In addition to the practical exams on the different instruments, there are theory of music tests, also going through a series of grades. No pupil may take an instrumental exam at grade 6 or higher without having passed Grade 5 Theory.

Theory tests are written examinations. At grade 5, you need to be able to do the following
  • Know time signatures, including simple time signatures (2/4, 3/4 etc, compound time signatures (6/8, 9/8, 6/4 etc) , and irregular time signatures (5/4, 7/4 etc) and the grouping of notes and rests within bars of these time signatures
  • Know treble, bass, alto and tenor clefs and have the ability to recognise notes in all these clefs, convert a passage from one clef to another, and transpose a passage to/from the key of Bb, A or F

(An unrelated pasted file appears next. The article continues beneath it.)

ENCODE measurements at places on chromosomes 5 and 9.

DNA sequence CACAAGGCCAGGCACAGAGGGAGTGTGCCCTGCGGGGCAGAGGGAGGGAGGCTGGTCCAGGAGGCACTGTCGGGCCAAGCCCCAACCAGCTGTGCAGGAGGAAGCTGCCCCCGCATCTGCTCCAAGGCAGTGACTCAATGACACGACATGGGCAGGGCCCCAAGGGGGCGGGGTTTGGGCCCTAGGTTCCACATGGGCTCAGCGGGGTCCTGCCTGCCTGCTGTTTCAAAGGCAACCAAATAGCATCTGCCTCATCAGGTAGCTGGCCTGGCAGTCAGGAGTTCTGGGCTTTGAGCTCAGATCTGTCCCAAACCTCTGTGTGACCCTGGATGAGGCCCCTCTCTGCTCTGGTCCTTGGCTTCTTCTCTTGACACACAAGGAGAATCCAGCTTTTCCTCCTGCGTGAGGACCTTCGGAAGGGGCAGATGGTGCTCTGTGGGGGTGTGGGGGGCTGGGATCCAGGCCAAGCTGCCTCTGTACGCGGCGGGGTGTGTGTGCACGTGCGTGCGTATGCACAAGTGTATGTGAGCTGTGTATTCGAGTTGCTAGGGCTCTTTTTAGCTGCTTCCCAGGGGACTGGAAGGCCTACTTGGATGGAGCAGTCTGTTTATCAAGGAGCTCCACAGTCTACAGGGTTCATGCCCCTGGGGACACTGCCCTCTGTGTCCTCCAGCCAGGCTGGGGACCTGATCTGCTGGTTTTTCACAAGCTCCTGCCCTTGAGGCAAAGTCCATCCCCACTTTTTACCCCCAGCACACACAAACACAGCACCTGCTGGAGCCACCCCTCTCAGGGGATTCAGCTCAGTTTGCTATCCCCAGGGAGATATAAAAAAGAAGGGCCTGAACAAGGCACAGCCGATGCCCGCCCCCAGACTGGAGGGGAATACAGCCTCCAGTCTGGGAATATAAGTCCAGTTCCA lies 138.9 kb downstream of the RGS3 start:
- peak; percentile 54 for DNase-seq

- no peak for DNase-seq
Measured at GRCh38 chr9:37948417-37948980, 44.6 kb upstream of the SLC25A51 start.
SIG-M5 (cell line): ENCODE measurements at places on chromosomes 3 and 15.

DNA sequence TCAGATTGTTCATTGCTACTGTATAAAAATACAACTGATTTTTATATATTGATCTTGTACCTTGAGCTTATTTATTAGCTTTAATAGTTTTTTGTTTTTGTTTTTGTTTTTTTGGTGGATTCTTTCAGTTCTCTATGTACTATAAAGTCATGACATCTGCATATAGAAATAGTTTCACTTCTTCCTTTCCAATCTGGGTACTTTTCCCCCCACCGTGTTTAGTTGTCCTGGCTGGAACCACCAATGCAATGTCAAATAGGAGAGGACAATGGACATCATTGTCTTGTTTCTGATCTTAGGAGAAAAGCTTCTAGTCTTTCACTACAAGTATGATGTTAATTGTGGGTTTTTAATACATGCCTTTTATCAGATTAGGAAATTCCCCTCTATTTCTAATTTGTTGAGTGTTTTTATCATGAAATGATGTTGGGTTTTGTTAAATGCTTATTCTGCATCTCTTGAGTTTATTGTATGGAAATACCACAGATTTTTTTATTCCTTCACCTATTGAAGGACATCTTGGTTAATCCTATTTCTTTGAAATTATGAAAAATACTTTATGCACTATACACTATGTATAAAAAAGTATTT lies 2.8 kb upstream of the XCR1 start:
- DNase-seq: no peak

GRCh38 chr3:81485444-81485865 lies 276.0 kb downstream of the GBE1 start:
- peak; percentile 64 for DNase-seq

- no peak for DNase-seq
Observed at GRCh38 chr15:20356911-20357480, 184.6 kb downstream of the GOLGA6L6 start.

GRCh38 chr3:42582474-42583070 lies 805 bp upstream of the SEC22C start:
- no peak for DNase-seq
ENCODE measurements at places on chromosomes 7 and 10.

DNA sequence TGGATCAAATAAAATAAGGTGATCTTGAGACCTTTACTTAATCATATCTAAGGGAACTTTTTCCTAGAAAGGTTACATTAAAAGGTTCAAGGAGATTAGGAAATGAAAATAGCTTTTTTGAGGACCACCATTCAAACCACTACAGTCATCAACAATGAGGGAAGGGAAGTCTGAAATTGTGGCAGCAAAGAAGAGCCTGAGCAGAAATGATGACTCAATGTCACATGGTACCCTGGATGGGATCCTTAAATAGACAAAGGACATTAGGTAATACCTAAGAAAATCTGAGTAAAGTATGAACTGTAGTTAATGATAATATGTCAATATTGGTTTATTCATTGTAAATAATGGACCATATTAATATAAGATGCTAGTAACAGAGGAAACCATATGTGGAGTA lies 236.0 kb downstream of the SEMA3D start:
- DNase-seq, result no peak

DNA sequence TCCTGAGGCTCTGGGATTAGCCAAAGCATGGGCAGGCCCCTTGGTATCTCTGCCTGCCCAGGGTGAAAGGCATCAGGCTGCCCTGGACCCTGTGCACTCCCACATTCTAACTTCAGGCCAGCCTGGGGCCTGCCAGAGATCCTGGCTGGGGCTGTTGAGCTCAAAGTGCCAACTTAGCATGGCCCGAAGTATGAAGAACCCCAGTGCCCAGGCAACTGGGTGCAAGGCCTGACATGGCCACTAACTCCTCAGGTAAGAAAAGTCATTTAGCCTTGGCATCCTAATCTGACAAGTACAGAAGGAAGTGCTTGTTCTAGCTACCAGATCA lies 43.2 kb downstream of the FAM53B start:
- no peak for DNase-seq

• Know scales and arpeggios for all keys up to 6 sharps or flats, and all simple or compound intervals from any note
  • Know the tonic, subdominant and dominant chords of any key, in root position and any inversion, and the ability to identify these chords in progression in the various standard cadences
  • Be able to compose a short 8-bar tune either for a specific instrument given the first few notes, or to write a tune for some words. In both cases, instructions for articulation, tempo and dynamics must be included.
  • Recognise and name a variety of musical symbols and translate a range of Italian musical terms.
The complete syllabuses for both instrumental and theory exams are available here.